Chapter 2: Security Guards

This blog contains the content of Chapter 2 of my book, Don’t Get Sued! A Guide to Help Reduce Your Business’s Exposure to Lawsuits. Chapter 2 deals with security personnel and reads as follows:

You may have or plan on opening the type of business that requires security, like a jewelry store. Or, you may simply feel like your business needs security to make would-be criminals think twice before acting. Or, maybe there is a disgruntled ex-employee who you believe poses a threat; in which case, not hiring security could create liability.

Whatever the reason for having security guards in place, understand that having such employees creates additional liability exposure. Keep in mind, with limited exception (shopkeeper’s privilege – where it applies, defense of others, etc.) private security guards have no right to touch anyone. Therefore, if your needs require more than a show of force, you may want to consider hiring off duty police officers to handle security. Police officers can make arrests and carry weapons. A police officer will also typically wear his or her uniform when handling off duty work, and may be able to keep their police vehicle in the lot outside your business. You may also be able to piggy back onto the municipality’s liability defense if the officer is included in a lawsuit against your business. By the way, typically the cost of hiring an off duty officer is comparable to hiring a rent-a-cop.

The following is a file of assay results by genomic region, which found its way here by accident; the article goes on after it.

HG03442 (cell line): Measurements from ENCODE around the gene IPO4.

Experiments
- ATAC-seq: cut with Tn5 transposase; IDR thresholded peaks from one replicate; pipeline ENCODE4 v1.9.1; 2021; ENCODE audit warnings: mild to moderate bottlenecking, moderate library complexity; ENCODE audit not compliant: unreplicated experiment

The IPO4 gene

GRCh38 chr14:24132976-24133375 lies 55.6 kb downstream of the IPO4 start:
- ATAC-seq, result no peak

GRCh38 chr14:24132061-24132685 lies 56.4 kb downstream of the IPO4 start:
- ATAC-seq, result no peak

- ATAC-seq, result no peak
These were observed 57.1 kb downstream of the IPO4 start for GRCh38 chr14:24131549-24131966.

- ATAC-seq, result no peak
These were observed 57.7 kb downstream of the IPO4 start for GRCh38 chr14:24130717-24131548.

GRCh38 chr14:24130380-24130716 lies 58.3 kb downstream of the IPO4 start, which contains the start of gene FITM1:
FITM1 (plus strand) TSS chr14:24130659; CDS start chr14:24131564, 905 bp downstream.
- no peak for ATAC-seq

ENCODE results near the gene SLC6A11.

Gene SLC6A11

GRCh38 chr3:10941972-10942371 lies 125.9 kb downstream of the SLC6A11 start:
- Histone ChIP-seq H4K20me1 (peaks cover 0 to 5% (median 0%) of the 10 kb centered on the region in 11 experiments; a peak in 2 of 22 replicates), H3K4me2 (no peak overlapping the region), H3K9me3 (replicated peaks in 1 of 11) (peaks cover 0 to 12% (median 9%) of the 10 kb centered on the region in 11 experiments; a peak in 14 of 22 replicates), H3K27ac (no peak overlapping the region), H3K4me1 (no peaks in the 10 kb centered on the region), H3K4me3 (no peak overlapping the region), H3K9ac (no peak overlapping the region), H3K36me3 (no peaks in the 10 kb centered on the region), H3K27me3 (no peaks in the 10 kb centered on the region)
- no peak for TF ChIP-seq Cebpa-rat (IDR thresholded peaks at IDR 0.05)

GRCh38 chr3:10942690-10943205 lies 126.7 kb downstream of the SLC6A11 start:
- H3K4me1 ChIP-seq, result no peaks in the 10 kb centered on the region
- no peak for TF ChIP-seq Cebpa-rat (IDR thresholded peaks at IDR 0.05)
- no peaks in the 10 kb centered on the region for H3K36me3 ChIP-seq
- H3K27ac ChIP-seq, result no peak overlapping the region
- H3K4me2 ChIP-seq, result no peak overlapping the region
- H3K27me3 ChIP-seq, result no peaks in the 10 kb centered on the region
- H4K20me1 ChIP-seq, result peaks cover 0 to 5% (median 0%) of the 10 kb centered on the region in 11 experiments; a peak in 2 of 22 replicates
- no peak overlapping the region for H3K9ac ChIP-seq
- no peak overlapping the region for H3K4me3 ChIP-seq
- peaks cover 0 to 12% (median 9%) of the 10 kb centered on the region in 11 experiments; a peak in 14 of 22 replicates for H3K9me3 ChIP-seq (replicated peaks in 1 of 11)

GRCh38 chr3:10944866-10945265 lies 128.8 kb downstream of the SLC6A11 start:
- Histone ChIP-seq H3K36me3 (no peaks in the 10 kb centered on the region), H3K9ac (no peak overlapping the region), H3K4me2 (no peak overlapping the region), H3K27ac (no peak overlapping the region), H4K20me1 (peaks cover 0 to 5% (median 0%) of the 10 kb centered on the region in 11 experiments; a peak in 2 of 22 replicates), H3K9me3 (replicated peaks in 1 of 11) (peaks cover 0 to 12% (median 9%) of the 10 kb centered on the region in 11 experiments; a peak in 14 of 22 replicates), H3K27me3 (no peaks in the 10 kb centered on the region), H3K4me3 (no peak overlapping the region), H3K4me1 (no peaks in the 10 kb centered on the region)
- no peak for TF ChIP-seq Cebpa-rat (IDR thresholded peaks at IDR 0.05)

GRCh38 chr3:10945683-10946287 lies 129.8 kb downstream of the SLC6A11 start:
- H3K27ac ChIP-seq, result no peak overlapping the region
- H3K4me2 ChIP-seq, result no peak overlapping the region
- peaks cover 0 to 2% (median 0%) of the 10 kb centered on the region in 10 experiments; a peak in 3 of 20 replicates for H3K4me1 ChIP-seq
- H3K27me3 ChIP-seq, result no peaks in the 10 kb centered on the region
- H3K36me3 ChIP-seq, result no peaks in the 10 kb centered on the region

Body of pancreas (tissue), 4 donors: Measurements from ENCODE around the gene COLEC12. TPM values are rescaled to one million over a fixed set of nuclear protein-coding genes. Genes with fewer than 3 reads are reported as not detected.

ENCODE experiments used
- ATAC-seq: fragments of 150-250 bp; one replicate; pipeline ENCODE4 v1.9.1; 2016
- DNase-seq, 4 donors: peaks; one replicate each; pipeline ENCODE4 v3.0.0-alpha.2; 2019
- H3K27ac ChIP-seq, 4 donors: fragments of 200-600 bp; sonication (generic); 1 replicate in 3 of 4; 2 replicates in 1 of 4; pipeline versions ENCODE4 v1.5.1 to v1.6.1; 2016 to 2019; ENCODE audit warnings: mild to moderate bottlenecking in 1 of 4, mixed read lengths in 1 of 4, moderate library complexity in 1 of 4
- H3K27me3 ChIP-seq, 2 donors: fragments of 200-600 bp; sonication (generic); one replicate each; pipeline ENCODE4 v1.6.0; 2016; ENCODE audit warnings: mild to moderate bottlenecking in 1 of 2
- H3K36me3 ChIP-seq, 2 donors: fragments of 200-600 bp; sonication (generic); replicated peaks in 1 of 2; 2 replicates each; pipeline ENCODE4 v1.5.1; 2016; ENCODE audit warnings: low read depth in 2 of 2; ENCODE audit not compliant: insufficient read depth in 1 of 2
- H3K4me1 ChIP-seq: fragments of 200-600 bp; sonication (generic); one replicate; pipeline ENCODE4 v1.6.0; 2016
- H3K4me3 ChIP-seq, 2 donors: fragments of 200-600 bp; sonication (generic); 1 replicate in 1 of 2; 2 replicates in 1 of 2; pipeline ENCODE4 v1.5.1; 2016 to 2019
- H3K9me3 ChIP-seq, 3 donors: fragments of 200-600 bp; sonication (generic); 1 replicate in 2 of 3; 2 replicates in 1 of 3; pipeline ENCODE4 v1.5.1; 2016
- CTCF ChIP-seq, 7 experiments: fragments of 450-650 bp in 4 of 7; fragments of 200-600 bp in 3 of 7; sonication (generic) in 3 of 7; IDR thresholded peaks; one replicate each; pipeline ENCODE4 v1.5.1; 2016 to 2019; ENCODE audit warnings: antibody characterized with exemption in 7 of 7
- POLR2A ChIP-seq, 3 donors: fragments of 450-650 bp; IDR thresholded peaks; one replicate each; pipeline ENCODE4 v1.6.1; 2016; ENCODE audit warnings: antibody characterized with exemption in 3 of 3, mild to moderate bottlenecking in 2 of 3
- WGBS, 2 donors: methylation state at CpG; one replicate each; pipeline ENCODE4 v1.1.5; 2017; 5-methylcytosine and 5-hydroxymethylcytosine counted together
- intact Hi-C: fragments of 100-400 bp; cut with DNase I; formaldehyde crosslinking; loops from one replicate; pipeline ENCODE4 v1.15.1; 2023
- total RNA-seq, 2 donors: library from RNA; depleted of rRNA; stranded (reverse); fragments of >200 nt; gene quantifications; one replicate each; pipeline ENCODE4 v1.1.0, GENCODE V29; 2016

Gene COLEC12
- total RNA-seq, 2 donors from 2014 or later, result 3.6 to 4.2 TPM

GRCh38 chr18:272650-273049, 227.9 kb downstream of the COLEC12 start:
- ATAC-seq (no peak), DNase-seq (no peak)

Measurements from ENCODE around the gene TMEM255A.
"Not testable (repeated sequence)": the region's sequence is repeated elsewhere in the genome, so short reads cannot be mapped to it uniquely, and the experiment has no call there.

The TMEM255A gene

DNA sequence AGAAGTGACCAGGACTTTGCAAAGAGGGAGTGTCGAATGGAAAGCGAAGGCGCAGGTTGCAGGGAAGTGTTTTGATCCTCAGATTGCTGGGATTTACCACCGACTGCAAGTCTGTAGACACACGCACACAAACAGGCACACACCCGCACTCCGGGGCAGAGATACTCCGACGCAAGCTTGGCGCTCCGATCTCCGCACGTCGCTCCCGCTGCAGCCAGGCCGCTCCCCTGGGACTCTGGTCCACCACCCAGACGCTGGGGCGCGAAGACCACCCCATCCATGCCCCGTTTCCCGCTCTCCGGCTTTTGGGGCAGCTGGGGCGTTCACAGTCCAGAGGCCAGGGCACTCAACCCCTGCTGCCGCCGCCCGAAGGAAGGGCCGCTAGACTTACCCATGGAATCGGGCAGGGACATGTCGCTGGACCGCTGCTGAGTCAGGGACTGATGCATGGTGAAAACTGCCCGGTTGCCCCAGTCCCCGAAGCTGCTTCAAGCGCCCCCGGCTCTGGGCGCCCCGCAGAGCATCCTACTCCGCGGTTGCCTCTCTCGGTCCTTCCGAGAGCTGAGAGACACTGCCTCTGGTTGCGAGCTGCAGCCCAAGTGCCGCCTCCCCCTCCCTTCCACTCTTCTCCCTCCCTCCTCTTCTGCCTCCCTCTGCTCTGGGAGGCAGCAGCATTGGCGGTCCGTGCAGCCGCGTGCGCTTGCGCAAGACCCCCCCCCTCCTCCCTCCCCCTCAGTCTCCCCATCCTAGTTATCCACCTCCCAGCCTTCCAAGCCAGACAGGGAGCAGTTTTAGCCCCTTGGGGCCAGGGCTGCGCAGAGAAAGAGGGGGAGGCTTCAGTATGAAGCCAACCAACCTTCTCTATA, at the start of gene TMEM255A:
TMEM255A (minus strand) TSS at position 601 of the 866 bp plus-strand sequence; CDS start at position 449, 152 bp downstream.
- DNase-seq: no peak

On the other hand, if you do business with private company, be sure to have a written agreement in place in which the company agrees that they are responsible for any alleged misconduct, of any type, by their guards. You may wish to hire an attorney to prepare such a document, or to review one provided by the security company.

Creative Commons License

Don’t Get Sued by Roger Gelb is licensed under a Creative Commons Attribution-No Derivative Works 3.0 United States License. Based on a work at www.gelbandgelb.com.